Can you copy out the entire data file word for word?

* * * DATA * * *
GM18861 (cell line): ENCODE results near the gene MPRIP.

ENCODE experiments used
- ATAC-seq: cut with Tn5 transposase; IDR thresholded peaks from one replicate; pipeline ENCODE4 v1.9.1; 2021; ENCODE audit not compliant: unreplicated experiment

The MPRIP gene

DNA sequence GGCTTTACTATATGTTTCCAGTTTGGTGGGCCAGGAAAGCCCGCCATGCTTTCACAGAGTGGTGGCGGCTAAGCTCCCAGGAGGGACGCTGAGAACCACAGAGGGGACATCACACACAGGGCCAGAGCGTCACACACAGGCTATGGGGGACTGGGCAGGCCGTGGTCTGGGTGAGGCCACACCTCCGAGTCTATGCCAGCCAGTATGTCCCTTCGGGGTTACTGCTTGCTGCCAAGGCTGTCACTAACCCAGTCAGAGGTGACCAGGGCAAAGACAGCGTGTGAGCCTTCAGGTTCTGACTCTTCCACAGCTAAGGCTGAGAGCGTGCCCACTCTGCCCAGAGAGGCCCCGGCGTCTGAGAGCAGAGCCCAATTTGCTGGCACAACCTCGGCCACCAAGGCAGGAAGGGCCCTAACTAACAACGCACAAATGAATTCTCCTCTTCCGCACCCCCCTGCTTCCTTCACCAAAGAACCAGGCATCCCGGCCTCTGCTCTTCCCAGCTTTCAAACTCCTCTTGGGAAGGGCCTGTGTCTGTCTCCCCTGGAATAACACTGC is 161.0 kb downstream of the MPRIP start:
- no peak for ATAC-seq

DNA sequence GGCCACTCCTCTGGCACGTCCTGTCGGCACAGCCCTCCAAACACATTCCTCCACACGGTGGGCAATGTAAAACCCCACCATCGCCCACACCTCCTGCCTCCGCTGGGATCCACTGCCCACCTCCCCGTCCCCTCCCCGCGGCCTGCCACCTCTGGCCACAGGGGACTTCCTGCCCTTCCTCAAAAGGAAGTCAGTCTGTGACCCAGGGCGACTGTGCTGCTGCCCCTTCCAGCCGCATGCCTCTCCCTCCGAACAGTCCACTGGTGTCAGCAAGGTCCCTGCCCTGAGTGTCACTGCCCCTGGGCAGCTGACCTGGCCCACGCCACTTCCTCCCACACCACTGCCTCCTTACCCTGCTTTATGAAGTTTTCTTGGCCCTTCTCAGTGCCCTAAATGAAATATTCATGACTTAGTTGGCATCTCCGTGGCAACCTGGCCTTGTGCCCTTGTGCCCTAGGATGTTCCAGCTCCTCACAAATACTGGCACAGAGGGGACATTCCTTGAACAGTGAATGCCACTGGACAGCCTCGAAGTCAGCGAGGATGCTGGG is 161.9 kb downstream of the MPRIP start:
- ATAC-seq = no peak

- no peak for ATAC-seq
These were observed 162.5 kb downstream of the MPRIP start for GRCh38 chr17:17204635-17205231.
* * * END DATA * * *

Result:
GM18861 (cell line): ENCODE results near the gene MPRIP.

ENCODE experiments used
- ATAC-seq: cut with Tn5 transposase; IDR thresholded peaks from one replicate; pipeline ENCODE4 v1.9.1; 2021; ENCODE audit not compliant: unreplicated experiment

The MPRIP gene

DNA sequence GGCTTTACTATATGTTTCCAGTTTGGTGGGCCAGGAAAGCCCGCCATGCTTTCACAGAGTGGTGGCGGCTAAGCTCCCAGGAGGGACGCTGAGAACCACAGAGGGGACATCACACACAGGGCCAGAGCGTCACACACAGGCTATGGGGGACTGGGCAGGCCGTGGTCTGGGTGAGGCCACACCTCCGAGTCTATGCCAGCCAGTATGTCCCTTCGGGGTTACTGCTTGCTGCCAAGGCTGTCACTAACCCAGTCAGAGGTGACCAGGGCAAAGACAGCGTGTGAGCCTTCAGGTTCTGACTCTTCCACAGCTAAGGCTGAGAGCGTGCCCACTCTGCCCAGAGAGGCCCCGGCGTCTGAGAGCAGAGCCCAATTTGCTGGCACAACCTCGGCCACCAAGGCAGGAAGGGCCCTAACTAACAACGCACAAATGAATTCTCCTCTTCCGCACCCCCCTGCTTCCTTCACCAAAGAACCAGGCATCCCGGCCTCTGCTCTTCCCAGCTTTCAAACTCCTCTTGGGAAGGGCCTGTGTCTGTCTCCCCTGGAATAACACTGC is 161.0 kb downstream of the MPRIP start:
- no peak for ATAC-seq

DNA sequence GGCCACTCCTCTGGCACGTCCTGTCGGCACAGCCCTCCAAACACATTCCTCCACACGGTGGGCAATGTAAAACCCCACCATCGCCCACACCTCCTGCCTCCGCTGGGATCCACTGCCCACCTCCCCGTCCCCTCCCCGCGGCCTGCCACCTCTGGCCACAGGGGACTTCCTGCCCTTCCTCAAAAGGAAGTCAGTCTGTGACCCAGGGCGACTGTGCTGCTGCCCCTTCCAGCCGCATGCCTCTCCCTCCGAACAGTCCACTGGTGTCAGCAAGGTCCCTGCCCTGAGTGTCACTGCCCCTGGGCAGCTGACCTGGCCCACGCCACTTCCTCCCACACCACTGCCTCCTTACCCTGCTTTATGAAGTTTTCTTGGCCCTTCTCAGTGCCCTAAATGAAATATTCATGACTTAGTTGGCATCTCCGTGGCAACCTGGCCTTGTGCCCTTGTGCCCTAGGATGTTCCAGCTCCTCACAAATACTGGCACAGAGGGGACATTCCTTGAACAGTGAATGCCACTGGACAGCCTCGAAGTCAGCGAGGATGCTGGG is 161.9 kb downstream of the MPRIP start:
- ATAC-seq = no peak

- no peak for ATAC-seq
These were observed 162.5 kb downstream of the MPRIP start for GRCh38 chr17:17204635-17205231.